Blogger jailed for seven and a half years in Uzbekistan over Facebook post

A court in Uzbekistan has sentenced a Muslim blogger known for his criticism of the government to seven and a half years in prison for sharing a Facebook post, his lawyer said Thursday.
Activists accuse the Uzbek authorities of tight control over religion in the former Soviet republic, which has a population of 35 million people, Muslims constitute more than 90 percent of them.
Lawyer Sergei Mayorov told AFP that a court in the capital, Tashkent, on Wednesday indicted his client, blogger Fodil Hoga Arif Hogaev, for "producing, storing, distributing or displaying materials that threaten public safety and order."
Mayorov added that the court's attention focused on a post Hogaev shared on Facebook that raised the question of whether it was appropriate for Muslims to congratulate followers of other religions on non-Muslim holidays.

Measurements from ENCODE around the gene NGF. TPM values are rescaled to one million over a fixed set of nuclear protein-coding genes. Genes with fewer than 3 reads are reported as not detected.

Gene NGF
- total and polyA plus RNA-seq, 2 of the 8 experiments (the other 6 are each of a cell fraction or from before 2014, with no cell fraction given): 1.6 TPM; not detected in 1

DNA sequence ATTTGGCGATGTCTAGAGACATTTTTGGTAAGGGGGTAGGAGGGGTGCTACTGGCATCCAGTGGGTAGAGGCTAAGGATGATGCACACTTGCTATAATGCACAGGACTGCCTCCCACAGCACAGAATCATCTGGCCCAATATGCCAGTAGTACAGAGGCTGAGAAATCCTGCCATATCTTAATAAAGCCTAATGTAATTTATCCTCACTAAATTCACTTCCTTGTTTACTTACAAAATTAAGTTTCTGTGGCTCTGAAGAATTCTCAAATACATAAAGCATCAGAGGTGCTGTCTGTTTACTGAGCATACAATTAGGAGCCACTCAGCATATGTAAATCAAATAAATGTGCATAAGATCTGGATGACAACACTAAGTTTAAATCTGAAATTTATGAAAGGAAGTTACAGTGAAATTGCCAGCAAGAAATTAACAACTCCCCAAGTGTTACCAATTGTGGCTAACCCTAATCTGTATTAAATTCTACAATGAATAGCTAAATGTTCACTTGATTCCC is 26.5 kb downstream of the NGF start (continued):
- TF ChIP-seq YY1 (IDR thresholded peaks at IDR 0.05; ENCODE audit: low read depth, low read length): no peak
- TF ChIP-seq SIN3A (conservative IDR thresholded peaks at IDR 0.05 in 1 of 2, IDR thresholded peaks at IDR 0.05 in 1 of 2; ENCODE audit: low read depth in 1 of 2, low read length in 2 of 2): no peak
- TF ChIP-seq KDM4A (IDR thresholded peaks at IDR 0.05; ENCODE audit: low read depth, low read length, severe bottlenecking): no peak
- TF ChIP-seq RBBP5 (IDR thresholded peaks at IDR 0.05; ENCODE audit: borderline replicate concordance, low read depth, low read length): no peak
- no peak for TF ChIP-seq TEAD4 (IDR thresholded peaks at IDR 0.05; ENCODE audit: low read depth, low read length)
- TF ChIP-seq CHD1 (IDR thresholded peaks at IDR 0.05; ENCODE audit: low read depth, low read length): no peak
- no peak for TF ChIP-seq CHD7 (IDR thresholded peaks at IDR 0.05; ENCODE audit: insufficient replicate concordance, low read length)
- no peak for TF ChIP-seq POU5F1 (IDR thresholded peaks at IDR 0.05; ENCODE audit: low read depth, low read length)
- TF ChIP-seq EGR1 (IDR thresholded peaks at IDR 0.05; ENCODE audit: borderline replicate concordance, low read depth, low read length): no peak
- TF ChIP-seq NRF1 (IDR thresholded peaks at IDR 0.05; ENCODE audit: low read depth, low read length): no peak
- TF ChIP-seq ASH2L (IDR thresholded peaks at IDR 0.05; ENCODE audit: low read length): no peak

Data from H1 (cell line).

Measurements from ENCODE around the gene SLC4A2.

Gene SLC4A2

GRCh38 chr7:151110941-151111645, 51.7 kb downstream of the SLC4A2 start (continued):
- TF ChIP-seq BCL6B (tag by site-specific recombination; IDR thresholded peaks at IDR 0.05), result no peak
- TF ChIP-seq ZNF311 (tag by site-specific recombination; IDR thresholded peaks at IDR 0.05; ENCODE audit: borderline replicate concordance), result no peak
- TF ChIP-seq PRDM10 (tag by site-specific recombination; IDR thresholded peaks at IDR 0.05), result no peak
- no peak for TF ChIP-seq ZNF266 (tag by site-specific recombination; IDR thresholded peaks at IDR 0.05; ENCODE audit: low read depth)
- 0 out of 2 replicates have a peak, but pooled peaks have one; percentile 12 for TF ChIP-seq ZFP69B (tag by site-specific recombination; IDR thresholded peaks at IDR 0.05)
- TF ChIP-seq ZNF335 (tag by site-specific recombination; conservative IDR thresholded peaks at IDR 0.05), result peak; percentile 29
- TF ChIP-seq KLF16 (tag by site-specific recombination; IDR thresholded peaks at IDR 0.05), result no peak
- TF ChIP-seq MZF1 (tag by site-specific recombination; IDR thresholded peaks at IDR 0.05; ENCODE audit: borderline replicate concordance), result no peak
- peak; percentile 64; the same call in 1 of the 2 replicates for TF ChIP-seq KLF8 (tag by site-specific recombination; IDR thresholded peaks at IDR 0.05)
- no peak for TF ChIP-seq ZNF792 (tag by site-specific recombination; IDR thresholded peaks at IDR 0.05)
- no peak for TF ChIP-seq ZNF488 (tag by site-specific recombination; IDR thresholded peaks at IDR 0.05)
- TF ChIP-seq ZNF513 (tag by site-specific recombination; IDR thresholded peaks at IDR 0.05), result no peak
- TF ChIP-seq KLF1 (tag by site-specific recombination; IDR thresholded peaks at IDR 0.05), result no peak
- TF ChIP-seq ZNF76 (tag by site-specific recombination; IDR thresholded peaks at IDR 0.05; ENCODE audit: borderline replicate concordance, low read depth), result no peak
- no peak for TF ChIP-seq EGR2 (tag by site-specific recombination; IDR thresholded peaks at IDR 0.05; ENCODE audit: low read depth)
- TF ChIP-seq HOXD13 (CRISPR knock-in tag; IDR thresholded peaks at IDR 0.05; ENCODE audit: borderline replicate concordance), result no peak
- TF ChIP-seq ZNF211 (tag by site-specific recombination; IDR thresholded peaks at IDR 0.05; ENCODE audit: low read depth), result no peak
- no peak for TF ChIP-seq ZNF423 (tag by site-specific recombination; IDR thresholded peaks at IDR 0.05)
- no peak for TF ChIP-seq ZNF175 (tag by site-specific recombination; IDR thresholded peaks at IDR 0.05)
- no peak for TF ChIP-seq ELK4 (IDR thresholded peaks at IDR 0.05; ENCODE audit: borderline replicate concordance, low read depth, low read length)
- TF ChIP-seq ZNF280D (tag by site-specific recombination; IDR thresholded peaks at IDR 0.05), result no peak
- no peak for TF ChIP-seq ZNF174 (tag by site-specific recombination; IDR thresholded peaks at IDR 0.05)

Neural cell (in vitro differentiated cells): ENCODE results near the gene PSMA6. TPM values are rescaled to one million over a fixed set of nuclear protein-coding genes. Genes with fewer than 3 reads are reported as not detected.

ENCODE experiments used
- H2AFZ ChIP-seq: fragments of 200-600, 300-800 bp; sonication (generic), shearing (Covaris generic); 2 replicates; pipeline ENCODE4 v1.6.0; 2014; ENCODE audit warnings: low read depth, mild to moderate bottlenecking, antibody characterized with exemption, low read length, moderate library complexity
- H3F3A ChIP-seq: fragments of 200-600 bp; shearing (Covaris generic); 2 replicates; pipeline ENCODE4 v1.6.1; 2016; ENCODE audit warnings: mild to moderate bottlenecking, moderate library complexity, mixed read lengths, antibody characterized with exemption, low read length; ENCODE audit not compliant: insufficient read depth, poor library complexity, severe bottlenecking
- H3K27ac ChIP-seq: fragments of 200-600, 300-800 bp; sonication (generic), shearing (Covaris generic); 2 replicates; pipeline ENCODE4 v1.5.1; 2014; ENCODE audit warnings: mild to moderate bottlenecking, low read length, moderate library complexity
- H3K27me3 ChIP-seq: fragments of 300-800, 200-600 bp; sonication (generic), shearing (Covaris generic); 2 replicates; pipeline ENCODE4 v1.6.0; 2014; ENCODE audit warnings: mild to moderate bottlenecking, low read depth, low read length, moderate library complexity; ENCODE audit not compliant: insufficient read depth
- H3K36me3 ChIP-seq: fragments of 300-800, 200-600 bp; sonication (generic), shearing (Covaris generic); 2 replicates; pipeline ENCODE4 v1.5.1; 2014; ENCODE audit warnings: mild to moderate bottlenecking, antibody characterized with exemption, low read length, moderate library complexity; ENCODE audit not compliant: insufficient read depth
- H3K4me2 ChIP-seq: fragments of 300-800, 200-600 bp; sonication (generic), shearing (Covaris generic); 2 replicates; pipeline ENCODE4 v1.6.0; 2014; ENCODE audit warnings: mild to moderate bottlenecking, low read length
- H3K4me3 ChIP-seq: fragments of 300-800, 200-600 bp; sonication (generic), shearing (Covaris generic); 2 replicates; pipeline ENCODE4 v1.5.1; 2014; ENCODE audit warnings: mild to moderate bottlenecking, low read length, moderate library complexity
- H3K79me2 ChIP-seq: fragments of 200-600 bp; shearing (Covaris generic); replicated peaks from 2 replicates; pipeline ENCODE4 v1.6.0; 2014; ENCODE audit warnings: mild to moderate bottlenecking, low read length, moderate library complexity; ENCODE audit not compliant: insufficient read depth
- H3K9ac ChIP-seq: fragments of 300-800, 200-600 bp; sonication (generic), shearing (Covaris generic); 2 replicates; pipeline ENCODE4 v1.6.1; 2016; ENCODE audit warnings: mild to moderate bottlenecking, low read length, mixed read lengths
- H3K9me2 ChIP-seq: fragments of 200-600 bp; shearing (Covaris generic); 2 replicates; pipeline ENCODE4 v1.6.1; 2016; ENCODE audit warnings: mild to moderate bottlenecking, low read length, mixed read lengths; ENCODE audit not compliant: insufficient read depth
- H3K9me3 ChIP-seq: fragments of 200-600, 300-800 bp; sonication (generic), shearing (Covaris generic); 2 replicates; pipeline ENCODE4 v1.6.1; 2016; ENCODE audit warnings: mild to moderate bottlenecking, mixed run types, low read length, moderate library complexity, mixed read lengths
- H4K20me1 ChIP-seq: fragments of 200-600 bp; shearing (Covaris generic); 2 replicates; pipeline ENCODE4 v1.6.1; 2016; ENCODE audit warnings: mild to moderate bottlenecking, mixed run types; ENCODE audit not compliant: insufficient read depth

"This was the only crime for which Hogayev was tried," the lawyer emphasized, adding that state experts said that the publication showed that it propagated religious fundamentalism.
Mayorov said the post's author, another Facebook user, then deleted the original copy, noting that "investigators made no effort to contact the original author."
Human Rights Watch in December raised concerns that Arif Hogaev had been mistreated in prison, describing the blogger as "known for his criticism of the restrictive religious policies of the Uzbek government."
More than five years after taking office, Uzbek President Shavkat Mirziyoyev is credited with allowing some limited religious freedoms.
Mirziyoyev's initial reform campaign raised hopes that his government might move away from the repression with which his predecessor and mentor former President Islam Karimov was associated, but rights groups have regularly reported evidence of a decline in recent years.
Last year, a court in Termez sentenced video blogger Otapic Satori to six and a half years in prison for extortion and defamation after publishing a series of critical reports on local authorities.

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